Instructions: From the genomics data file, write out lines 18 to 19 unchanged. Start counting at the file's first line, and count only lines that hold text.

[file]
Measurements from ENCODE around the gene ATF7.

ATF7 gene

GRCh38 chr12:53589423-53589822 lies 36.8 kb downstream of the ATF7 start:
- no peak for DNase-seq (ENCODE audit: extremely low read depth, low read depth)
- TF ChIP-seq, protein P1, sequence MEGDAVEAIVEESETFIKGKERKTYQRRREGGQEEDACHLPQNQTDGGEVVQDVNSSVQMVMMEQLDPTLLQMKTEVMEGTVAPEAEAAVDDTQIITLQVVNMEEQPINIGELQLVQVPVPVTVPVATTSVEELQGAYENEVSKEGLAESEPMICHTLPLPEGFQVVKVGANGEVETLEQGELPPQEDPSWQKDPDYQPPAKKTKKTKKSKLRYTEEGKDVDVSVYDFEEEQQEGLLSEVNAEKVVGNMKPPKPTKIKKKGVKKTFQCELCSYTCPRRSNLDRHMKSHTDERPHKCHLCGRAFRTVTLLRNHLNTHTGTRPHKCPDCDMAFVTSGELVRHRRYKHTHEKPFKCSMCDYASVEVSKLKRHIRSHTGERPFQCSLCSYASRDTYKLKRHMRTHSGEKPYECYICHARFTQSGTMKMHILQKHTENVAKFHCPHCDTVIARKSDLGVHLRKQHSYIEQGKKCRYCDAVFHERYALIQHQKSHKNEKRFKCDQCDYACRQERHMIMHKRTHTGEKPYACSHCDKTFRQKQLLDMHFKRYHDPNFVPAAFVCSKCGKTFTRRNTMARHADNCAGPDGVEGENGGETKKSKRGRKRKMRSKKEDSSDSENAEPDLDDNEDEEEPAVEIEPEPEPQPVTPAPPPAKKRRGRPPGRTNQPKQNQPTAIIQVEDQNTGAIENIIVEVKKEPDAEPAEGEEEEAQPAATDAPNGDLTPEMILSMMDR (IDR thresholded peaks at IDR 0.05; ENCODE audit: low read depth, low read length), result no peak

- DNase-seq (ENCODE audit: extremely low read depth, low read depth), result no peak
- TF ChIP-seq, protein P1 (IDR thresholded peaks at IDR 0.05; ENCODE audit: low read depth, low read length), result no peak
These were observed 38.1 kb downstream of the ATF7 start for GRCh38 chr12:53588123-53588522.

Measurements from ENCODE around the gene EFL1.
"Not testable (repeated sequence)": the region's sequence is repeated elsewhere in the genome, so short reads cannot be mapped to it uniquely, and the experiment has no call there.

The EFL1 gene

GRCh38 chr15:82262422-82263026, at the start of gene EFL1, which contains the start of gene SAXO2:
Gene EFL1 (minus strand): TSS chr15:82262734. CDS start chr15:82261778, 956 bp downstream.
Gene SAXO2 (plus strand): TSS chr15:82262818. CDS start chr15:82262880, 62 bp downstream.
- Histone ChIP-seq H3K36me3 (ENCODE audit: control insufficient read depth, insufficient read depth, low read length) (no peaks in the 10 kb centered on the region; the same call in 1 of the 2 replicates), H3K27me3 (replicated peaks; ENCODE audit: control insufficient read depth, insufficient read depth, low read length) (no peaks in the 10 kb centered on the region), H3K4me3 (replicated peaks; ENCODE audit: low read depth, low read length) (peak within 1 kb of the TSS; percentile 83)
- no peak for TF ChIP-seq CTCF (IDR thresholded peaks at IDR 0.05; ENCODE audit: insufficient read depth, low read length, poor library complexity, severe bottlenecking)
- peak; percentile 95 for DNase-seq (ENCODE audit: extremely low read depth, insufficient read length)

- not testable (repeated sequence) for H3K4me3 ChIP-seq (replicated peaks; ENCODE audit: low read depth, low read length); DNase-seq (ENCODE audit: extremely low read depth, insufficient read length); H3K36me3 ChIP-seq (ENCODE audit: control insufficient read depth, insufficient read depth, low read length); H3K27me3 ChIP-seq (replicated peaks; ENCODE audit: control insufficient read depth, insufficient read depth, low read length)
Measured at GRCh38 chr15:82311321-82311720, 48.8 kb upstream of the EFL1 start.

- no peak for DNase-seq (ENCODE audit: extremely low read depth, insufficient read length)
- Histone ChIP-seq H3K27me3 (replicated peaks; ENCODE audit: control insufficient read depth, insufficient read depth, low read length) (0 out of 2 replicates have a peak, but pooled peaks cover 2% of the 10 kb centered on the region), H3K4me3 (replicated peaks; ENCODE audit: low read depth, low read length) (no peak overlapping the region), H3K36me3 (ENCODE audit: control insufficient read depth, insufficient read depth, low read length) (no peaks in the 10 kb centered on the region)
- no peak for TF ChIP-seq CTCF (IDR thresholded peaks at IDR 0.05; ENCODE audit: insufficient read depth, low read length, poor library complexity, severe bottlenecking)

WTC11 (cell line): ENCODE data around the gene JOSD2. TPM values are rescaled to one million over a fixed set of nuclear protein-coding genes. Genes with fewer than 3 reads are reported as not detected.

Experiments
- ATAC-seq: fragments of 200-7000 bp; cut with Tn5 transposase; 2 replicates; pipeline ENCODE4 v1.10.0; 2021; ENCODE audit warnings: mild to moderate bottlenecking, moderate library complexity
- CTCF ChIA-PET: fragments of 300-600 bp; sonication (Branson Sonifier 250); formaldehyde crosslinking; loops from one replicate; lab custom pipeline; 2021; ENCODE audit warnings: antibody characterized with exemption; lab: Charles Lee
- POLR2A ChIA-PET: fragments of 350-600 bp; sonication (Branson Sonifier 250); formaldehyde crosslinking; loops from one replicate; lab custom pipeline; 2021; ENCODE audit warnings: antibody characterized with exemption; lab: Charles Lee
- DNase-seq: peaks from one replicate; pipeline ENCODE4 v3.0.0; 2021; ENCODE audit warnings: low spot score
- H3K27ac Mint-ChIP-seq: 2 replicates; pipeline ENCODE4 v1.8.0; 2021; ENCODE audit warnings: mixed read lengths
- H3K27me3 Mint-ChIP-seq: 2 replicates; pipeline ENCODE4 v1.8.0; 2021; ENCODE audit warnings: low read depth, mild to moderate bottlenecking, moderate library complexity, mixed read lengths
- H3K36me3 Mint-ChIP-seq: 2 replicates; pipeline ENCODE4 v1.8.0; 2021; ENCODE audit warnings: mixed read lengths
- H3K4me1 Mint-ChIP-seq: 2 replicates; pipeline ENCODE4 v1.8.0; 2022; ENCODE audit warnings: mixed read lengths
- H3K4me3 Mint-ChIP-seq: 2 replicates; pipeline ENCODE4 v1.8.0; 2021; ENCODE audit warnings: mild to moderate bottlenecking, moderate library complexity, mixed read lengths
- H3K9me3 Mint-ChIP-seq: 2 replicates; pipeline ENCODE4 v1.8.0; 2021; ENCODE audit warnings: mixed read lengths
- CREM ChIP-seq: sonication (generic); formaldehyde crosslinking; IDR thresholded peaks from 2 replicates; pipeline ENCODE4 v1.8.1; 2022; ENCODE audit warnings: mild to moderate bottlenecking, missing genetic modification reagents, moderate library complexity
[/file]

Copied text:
- not testable (repeated sequence) for H3K4me3 ChIP-seq (replicated peaks; ENCODE audit: low read depth, low read length); DNase-seq (ENCODE audit: extremely low read depth, insufficient read length); H3K36me3 ChIP-seq (ENCODE audit: control insufficient read depth, insufficient read depth, low read length); H3K27me3 ChIP-seq (replicated peaks; ENCODE audit: control insufficient read depth, insufficient read depth, low read length)
Measured at GRCh38 chr15:82311321-82311720, 48.8 kb upstream of the EFL1 start.